Victory Point

Victory Point

I was going to write an essay titled “Where are the comics for me, an adult woman?” If you don’t like horror and you’ve already read all the superheroes you ever need and you’re not six years old (and reading comics where food-named animals learn lessons about friendship), what comics are aimed at you?

I no longer need to expand on that idea, because I’ve found a book that answers the question. Owen D. Pomery’s Victory Point is beautiful and thought-provoking in a quiet, relatable way. (Now the question is, where are the other comics like this one?)

Pomery previously created British Ice, which similarly feels like non-fiction, although it’s not; both books are steeped in verisimilitude. Victory Point is the name of a created seaside village, where Ellen grew up. She is temporarily returning there from her life in the city in order to check on her aging father.

Victory Point

The art feels very European in its thin lines and copious setting detail, but it’s not crowded or packed with small panels. Instead, there’s a substantial feeling of the place, of what this town, with its pluses and minuses, would feel like. There are preview images at the author’s website that show what I mean. Here’s a review by a Brit who can speak to the actual potential influences on the town architecture.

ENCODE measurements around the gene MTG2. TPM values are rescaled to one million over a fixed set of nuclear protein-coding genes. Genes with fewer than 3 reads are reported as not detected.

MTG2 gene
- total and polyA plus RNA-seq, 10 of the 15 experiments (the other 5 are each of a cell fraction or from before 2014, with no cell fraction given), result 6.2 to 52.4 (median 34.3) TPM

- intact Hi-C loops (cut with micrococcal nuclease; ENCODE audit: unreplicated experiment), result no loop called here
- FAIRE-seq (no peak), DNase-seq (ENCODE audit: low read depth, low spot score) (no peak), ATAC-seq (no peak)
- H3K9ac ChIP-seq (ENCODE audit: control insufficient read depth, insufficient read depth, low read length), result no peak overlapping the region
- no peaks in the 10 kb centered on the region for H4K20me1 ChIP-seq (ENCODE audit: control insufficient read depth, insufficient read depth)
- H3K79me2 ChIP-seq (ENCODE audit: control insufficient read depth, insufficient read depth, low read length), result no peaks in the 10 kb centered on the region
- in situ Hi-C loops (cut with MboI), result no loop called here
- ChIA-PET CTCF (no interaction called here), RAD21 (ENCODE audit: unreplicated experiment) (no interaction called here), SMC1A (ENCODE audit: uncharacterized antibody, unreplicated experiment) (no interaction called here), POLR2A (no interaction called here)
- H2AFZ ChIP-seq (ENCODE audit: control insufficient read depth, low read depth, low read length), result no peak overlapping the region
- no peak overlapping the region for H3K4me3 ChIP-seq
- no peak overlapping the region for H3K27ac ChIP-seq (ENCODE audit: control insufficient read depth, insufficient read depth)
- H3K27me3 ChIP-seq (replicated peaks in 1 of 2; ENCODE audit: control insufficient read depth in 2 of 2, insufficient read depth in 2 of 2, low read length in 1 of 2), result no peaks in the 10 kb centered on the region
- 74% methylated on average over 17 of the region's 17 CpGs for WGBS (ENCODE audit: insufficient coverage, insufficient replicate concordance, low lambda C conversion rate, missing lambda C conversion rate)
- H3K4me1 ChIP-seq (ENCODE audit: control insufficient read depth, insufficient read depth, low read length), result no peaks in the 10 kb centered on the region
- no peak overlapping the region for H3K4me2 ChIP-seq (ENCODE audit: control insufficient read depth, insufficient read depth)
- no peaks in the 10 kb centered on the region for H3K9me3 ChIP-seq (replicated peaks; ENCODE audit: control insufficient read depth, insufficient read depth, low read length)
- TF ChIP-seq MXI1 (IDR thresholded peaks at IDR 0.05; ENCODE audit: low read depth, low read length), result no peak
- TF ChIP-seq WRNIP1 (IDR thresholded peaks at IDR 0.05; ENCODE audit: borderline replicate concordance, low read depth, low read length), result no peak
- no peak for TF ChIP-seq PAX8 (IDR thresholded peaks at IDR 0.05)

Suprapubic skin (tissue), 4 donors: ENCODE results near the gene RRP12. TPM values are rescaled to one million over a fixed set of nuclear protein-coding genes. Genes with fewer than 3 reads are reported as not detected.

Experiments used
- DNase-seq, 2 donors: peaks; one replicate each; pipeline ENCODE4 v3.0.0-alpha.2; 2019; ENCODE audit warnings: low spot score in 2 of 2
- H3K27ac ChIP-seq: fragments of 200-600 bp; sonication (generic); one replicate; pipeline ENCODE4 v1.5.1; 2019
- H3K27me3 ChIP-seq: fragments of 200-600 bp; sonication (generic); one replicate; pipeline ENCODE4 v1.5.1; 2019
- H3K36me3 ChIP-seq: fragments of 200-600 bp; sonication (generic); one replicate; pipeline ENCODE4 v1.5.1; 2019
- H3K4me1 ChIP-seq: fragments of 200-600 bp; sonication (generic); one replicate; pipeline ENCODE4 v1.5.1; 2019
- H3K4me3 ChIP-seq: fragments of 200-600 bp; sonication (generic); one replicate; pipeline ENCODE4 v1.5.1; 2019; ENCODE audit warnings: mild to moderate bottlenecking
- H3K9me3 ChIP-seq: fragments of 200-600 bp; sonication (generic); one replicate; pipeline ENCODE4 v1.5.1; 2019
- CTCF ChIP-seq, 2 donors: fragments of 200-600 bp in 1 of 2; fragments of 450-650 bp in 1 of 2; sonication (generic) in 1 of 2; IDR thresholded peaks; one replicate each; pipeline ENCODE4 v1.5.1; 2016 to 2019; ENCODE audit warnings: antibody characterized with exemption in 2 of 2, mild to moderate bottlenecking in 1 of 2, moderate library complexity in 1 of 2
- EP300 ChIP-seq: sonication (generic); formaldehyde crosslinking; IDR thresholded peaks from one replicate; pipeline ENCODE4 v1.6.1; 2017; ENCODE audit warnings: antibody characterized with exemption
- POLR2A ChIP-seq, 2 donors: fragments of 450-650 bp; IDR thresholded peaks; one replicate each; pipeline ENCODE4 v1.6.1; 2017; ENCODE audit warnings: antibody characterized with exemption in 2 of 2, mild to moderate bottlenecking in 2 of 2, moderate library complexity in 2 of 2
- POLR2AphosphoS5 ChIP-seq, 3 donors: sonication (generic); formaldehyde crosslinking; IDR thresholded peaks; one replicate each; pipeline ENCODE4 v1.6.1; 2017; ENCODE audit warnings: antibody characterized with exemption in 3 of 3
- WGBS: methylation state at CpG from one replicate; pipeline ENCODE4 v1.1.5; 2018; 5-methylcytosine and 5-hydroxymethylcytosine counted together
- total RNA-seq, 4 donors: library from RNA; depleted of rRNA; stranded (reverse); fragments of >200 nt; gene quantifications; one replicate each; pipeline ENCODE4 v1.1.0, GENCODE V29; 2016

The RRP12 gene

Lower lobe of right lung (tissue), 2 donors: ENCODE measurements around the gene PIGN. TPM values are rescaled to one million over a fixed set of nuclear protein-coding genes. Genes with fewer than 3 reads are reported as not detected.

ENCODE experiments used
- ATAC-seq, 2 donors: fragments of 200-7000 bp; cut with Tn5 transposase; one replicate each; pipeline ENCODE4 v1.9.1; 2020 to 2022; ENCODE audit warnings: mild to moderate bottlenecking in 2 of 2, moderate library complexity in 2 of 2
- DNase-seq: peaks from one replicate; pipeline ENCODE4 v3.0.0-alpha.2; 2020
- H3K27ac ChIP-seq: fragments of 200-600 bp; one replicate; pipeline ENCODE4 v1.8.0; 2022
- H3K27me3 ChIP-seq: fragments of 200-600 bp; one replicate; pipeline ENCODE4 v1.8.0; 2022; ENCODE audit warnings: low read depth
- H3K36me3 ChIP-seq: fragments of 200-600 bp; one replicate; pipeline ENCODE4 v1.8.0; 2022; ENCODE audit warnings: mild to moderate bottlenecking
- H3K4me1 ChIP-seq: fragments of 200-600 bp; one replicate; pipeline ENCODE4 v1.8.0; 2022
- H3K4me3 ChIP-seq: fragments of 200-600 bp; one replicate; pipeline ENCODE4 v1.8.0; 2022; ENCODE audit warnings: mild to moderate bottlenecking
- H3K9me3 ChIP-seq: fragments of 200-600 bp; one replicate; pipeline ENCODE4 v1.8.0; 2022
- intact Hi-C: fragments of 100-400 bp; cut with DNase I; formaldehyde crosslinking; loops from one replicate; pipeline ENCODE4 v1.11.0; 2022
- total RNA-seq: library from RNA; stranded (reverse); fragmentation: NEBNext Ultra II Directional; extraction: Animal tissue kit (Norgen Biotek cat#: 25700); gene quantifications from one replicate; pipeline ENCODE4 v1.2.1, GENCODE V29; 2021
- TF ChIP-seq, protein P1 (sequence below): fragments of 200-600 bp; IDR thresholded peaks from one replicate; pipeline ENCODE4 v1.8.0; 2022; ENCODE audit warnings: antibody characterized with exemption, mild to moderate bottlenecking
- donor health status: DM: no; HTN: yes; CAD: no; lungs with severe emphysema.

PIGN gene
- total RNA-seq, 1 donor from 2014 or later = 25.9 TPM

Victory Point, to me, is about the difference between what other people think about your life and town and what you experience, living it. Ellen keeps running into people who knew her when but also meets new folk. The encounters can be awkward, or they can be enlightening. The book also reminded me of how our environments shape us, and how we try to create new ways of living, but people are still people. And yet, there is a possibility for change.

In one of the biggest compliments I can pay, I got this book from the library, and even after reading it multiple times, I ordered my own copy. It reminds me of the value of everyday lives and special places and quiet reflection. I suspect I will find new things in it every time I read it.



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